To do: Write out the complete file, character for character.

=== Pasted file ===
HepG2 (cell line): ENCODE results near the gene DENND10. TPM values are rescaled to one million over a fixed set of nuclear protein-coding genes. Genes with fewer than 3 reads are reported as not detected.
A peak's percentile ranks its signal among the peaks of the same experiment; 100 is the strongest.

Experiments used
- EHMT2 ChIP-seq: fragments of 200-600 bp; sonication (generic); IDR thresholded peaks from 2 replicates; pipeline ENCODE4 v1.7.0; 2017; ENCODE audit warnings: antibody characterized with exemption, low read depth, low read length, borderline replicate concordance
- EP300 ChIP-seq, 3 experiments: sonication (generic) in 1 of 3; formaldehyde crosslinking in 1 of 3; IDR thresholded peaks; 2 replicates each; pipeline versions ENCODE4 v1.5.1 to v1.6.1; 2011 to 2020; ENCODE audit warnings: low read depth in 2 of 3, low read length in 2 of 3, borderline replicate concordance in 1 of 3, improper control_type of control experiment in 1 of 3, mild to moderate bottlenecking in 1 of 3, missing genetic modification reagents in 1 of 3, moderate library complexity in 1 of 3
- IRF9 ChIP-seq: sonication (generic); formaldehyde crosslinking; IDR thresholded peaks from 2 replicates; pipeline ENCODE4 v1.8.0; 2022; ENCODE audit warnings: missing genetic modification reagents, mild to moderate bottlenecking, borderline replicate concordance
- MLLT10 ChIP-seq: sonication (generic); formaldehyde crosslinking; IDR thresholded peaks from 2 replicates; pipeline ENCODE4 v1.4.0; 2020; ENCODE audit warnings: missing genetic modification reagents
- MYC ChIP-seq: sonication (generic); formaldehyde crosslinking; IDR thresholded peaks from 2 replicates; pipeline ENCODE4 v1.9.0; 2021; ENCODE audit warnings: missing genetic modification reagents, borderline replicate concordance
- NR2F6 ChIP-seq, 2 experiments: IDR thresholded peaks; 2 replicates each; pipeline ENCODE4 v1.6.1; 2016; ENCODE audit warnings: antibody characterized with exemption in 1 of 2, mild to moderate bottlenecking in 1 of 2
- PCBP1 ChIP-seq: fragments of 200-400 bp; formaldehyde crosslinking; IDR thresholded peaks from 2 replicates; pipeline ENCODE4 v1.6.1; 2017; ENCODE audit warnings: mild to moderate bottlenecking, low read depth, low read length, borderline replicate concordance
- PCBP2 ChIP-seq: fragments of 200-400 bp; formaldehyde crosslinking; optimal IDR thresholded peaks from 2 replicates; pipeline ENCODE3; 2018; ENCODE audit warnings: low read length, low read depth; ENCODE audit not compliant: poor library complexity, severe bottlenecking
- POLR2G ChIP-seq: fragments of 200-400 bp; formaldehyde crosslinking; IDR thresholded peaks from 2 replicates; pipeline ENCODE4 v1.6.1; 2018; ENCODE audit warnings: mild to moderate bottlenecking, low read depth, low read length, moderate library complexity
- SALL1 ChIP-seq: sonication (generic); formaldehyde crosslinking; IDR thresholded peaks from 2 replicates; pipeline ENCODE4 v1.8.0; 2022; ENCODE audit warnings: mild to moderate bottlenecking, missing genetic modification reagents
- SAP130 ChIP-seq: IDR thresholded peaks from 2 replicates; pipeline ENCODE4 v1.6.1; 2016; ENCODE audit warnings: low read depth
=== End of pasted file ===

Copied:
HepG2 (cell line): ENCODE results near the gene DENND10. TPM values are rescaled to one million over a fixed set of nuclear protein-coding genes. Genes with fewer than 3 reads are reported as not detected.
A peak's percentile ranks its signal among the peaks of the same experiment; 100 is the strongest.

Experiments used
- EHMT2 ChIP-seq: fragments of 200-600 bp; sonication (generic); IDR thresholded peaks from 2 replicates; pipeline ENCODE4 v1.7.0; 2017; ENCODE audit warnings: antibody characterized with exemption, low read depth, low read length, borderline replicate concordance
- EP300 ChIP-seq, 3 experiments: sonication (generic) in 1 of 3; formaldehyde crosslinking in 1 of 3; IDR thresholded peaks; 2 replicates each; pipeline versions ENCODE4 v1.5.1 to v1.6.1; 2011 to 2020; ENCODE audit warnings: low read depth in 2 of 3, low read length in 2 of 3, borderline replicate concordance in 1 of 3, improper control_type of control experiment in 1 of 3, mild to moderate bottlenecking in 1 of 3, missing genetic modification reagents in 1 of 3, moderate library complexity in 1 of 3
- IRF9 ChIP-seq: sonication (generic); formaldehyde crosslinking; IDR thresholded peaks from 2 replicates; pipeline ENCODE4 v1.8.0; 2022; ENCODE audit warnings: missing genetic modification reagents, mild to moderate bottlenecking, borderline replicate concordance
- MLLT10 ChIP-seq: sonication (generic); formaldehyde crosslinking; IDR thresholded peaks from 2 replicates; pipeline ENCODE4 v1.4.0; 2020; ENCODE audit warnings: missing genetic modification reagents
- MYC ChIP-seq: sonication (generic); formaldehyde crosslinking; IDR thresholded peaks from 2 replicates; pipeline ENCODE4 v1.9.0; 2021; ENCODE audit warnings: missing genetic modification reagents, borderline replicate concordance
- NR2F6 ChIP-seq, 2 experiments: IDR thresholded peaks; 2 replicates each; pipeline ENCODE4 v1.6.1; 2016; ENCODE audit warnings: antibody characterized with exemption in 1 of 2, mild to moderate bottlenecking in 1 of 2
- PCBP1 ChIP-seq: fragments of 200-400 bp; formaldehyde crosslinking; IDR thresholded peaks from 2 replicates; pipeline ENCODE4 v1.6.1; 2017; ENCODE audit warnings: mild to moderate bottlenecking, low read depth, low read length, borderline replicate concordance
- PCBP2 ChIP-seq: fragments of 200-400 bp; formaldehyde crosslinking; optimal IDR thresholded peaks from 2 replicates; pipeline ENCODE3; 2018; ENCODE audit warnings: low read length, low read depth; ENCODE audit not compliant: poor library complexity, severe bottlenecking
- POLR2G ChIP-seq: fragments of 200-400 bp; formaldehyde crosslinking; IDR thresholded peaks from 2 replicates; pipeline ENCODE4 v1.6.1; 2018; ENCODE audit warnings: mild to moderate bottlenecking, low read depth, low read length, moderate library complexity
- SALL1 ChIP-seq: sonication (generic); formaldehyde crosslinking; IDR thresholded peaks from 2 replicates; pipeline ENCODE4 v1.8.0; 2022; ENCODE audit warnings: mild to moderate bottlenecking, missing genetic modification reagents
- SAP130 ChIP-seq: IDR thresholded peaks from 2 replicates; pipeline ENCODE4 v1.6.1; 2016; ENCODE audit warnings: low read depth